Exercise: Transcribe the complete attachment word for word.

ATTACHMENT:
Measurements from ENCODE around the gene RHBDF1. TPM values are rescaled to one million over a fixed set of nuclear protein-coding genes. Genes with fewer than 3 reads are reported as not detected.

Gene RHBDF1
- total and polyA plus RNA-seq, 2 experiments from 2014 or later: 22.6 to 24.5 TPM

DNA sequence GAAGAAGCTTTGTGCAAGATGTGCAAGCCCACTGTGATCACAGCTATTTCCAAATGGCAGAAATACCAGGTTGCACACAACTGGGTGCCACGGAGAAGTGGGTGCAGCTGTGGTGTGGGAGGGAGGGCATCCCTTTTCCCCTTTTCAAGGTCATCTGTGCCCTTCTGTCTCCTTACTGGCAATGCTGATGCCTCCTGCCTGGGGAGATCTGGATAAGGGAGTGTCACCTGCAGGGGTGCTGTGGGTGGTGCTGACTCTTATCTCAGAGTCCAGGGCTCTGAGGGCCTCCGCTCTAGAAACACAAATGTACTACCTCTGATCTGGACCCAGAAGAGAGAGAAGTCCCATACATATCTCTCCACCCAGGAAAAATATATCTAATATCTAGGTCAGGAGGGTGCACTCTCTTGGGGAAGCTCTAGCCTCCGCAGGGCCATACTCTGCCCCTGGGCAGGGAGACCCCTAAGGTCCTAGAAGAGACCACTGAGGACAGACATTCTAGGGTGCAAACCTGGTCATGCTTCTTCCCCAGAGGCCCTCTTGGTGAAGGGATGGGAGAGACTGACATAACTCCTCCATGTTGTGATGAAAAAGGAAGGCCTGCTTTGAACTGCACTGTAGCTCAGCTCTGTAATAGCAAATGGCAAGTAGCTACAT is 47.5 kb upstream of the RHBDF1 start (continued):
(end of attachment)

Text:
Measurements from ENCODE around the gene RHBDF1. TPM values are rescaled to one million over a fixed set of nuclear protein-coding genes. Genes with fewer than 3 reads are reported as not detected.

Gene RHBDF1
- total and polyA plus RNA-seq, 2 experiments from 2014 or later: 22.6 to 24.5 TPM

DNA sequence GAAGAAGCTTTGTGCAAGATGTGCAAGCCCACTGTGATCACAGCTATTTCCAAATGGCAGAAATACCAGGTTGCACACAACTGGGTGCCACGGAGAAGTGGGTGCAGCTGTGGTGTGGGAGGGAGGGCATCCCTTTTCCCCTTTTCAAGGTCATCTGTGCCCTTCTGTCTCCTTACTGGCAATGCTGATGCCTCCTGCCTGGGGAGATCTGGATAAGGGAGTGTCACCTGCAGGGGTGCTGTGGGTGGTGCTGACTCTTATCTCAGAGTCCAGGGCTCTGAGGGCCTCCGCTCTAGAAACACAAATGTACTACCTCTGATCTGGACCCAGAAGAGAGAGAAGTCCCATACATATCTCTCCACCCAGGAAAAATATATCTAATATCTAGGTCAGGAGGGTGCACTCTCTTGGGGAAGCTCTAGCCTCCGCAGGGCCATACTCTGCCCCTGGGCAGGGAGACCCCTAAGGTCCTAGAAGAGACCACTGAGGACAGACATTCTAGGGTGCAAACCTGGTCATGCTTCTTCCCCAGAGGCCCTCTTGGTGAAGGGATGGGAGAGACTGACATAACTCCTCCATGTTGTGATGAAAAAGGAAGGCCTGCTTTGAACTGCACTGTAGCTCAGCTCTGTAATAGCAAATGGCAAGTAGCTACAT is 47.5 kb upstream of the RHBDF1 start (continued):